Until recently, I had never owned a name-brand computer. Really. All my systems were custom-built jobs made for easy upgrade ability and packed with solid-performing hardware. My last system, built around Intel’s 430 chip set with 150 MHz Cyrix 6×86 processor, 64 MB of RAM, 4 MB Diamond graphics card, 3.1 GB Western Digital hard drive and NEC 17 inch monitor, is a UNIX Web server in Presque Isle, Maine. I sold it before abandoning the far northern reaches for a more-southern city.
I decided a notebook would better suit my new job and our small apartment. My 2½-year old daughter would get the room that in other times would have been an office. I chose, with great anxiety, a Micron Millennia Transport. The Millennia Transport was a favorite when testing portables for review and Micron offered a 15 percent reporter’s discount.
But MMX portables had just come on the market at the time of my purchase. Hence, my anxiety. After struggling over what I could afford and the reality big money buys much less power in a portable, I settled on the Millennia Transport for a cool $3430 and $299 more for a mini-docking station. Oddly, Micron discontinued the model the following month (April).
Performance is exceptional and good enough to run Windows NT Workstation 4.0, which I do. My configuration: 133 MHz Pentium with 48 MB of RAM (the maximum), 2.1 GB hard drive, 8-speed CD-ROM drive and 12.1 inch active-matrix screen. Other than a bit more computing power or memory, I couldn’t ask for more. Micron’s notebook is an exceptional desktop replacement.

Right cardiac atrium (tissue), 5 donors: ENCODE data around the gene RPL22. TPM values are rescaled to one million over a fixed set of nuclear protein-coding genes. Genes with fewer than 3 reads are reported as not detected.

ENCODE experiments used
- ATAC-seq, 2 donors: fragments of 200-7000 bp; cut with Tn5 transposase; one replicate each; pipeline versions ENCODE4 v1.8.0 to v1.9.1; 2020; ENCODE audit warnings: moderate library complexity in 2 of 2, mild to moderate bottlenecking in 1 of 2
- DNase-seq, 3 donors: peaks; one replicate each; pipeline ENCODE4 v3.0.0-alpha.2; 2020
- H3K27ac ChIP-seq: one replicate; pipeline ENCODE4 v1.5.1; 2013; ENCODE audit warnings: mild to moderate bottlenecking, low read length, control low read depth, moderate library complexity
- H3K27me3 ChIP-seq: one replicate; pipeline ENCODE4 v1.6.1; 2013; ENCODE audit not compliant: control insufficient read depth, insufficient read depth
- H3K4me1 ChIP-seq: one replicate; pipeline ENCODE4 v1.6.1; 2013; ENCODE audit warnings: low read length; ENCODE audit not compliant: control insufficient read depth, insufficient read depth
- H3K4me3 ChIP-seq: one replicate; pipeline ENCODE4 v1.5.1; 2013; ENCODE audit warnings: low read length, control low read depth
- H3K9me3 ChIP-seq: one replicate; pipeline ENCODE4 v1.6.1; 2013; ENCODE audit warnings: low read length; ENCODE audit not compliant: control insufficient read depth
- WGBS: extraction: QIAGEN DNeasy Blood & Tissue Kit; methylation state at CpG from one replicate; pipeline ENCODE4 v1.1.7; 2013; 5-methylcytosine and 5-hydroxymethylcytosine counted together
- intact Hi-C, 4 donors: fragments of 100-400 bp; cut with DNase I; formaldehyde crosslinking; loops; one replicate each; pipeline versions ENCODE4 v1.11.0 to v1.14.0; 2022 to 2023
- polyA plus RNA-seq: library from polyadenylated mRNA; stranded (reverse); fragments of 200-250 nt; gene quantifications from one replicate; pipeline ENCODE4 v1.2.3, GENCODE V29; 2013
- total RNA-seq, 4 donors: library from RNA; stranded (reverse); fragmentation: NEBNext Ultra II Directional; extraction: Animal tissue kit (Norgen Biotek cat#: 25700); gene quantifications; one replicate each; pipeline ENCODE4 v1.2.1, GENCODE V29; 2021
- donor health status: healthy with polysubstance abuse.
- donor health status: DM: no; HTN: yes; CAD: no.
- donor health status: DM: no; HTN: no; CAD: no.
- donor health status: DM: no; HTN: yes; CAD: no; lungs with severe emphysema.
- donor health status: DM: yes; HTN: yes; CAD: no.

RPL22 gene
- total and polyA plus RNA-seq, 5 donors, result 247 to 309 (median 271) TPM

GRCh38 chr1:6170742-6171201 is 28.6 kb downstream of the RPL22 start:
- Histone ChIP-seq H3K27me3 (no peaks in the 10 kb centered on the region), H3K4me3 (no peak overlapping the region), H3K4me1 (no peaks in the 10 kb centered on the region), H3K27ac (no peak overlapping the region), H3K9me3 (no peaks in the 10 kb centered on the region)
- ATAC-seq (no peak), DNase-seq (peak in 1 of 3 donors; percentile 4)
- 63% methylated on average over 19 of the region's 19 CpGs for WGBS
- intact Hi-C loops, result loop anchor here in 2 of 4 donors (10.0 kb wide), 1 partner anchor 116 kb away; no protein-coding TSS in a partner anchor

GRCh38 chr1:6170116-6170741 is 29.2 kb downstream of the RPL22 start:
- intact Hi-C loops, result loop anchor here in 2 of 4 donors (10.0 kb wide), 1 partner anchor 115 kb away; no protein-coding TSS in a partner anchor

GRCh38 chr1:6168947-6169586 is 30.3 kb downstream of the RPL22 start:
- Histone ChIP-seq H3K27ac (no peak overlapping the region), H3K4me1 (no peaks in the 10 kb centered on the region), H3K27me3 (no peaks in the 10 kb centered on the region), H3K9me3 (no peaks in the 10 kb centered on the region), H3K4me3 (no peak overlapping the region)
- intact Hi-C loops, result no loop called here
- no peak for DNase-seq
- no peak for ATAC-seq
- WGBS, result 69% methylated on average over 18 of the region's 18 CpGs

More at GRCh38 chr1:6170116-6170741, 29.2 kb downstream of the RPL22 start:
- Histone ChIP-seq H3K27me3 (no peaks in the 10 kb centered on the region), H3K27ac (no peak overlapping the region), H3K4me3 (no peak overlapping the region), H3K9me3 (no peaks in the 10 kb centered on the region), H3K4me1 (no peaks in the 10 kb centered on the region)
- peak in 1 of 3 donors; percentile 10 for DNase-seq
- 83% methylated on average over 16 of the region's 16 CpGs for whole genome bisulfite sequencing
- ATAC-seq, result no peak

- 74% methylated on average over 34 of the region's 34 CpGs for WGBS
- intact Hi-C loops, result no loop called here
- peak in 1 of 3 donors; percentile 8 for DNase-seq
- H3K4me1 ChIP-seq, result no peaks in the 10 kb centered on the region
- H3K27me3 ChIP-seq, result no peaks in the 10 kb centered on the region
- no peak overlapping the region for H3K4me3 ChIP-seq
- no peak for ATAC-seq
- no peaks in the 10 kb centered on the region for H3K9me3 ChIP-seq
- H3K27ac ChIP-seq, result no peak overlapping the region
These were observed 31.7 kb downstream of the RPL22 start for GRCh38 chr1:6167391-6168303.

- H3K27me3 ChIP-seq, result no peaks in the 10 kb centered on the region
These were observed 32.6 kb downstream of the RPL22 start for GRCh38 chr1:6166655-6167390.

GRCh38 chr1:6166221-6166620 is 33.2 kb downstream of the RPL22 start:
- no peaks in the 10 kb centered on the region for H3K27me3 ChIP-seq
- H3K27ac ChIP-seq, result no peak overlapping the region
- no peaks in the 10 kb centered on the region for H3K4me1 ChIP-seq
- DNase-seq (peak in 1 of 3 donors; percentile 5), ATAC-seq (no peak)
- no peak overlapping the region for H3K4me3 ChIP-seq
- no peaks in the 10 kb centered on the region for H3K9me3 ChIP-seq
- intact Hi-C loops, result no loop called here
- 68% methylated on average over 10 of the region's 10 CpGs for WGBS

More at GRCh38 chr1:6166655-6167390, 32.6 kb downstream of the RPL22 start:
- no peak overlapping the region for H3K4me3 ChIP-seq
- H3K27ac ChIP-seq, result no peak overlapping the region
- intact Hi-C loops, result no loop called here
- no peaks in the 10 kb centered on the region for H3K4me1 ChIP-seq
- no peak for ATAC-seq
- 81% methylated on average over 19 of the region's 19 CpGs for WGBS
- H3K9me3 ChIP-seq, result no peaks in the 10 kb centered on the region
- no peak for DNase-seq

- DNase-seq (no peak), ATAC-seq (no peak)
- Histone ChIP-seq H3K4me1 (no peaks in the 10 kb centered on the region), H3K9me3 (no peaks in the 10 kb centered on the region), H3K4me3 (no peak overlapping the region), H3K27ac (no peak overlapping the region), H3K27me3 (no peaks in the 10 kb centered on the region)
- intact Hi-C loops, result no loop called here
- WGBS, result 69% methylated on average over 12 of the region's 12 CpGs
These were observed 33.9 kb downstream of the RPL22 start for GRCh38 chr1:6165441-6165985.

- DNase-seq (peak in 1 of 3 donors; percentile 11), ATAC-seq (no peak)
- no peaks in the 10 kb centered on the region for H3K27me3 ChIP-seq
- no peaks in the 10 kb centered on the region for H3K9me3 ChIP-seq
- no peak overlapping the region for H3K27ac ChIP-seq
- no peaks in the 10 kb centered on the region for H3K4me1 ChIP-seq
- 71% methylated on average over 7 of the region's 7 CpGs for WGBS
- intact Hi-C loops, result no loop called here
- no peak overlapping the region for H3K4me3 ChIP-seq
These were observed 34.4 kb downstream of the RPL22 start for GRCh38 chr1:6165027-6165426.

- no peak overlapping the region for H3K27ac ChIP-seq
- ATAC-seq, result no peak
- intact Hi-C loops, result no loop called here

The Millennia Transport is so suitable a desktop replacement, I rarely pull it from the docking station. Nor do I long to bang this big investment around. So it’s not all that portable, and I found myself looking for a second notebook. Something I could tote to the office.
My office is a bit of an enigma: a computer magazine where Windows 3.11 dominates desktops. It’s tough. I come from a work-at-home environment that was primed for efficiency; I used the best technology necessary. My current setup runs me ragged, but I don’t fault the company. The magazine is part of a large publishing empire that needs time for an enterprise-wide upgrade to a newer operating system, in this case Windows 95.
So I hunted down and bought a second notebook—and what an experience. Since my March purchase of the Micron model, the notebook market has changed radically. MMX models have driven portable prices way down. A month ago, I spotted a Toshiba Satellite Pro 420CDT, a 120 MHz Pentium notebook with 32 MB of RAM, 1.08 GB hard drive, 10-speed CD-ROM drive and 11.3 inch active-matrix screen, for $1999 from PC Connection. My sister was looking for a good notebook and snapped one up. Today, you can get the 425CDS with 120 MHz Pentium processor, 8 MB of RAM, 810 MB hard drive, 6-speed CD-ROM drive and 11.3-inch dual-scan color screen, for $1199 from Micro Warehouse. Go figure.